One of our favourite areas in the room has always been the “construction corner.” I have watched wood blocks transform into pirate ships, tall towers, trees, baby carriages and everything in-between…many, many, times over the years. Perhaps what makes this corner my personal favourite, is simply the open-ended play that it provides my multi-age group. There is no “appropriate” age for building and constructing – building blocks support all ages and stages of development.
Over the past few weeks, my small group of eight children (ages two to four right now) have collectively been involved in dramatic play over in the construction area. Now, if you have ever known a two and a half-year-old and a three and a half-year-old separately, you can understand that cooperative play amongst these ages can and does indeed happen, but it’s rare when it comes to building because often the two-year-old is more interested in the inevitable crash of towers than the construction. If the common theme was “house” you could guarantee that the children were utilizing the blocks to build a kitchen or using the smaller blocks as various food items or props in their play. With the interest so high in the “construction corner” I was excited to have the opportunity to test out the Happy Architect sent to us from Quality Classrooms.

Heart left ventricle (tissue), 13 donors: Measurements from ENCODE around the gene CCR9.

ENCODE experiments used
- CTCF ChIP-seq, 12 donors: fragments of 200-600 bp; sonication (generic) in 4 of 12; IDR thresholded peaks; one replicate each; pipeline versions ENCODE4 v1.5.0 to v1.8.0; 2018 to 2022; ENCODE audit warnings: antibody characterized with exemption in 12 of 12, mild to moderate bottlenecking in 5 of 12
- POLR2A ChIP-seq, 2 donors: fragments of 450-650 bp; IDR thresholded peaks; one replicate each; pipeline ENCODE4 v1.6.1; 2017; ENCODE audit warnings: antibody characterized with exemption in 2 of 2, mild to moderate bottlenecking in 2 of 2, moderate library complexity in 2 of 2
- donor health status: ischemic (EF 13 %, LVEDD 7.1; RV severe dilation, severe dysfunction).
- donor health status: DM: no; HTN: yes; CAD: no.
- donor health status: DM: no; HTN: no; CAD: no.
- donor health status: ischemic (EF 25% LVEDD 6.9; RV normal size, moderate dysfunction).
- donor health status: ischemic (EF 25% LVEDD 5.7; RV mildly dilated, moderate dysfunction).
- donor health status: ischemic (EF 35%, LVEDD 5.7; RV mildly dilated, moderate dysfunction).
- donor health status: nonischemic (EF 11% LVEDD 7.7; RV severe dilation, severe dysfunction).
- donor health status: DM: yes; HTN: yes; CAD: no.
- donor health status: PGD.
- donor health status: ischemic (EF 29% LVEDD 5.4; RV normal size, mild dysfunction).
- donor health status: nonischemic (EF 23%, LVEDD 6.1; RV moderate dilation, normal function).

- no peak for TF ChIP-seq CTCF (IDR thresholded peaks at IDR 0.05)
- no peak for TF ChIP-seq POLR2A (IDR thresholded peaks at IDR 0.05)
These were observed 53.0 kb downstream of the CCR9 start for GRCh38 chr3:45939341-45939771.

Upon receiving the package – I assumed that the 28 pieces in the box weren’t going to be enough pieces for a collaborative project amongst the children; but, keeping an open mind, I opened it up and presented the pieces to the group. They got to work right away – as you can tell in this one photo, they worked separately on their own projects (often referring to the pieces as puzzles *interesting*).
Some of my first thoughts about these blocks:
- They are NOT necessarily open-ended. They need to be utilized in a specific way in order to construct anything
- They do feel beautiful and like a quality item
- I wondered if the children would grow frustrated with these as most of the materials in our room are open-ended and don’t have a specific or rather, “correct” way to be utilized.
Over the next few weeks, a few of the children spent a lot of time building “the puzzle” and deconstructing it to build it another way – I could tell that these types of blocks were promoting some thinking challenges for the children, and I liked it. It wasn’t long before they were being used in other (more typical for my group) ways…photographed is a sailboat in the making complete with a highchair for the baby. I think once the children became familiar with how to connect the pieces, they were more easily used in other types of play.
In sum – these are really interesting building blocks for children. They most definitely support the development of the varying ages in my group (I observed a lot of scaffolding, problem-solving, communication, and both fine and gross motor skills being utilized – to name a few). I look forward to observing the new ways the children utilize them going forward.
Written by Ashley Elliot, a licensed ECE in British Columbia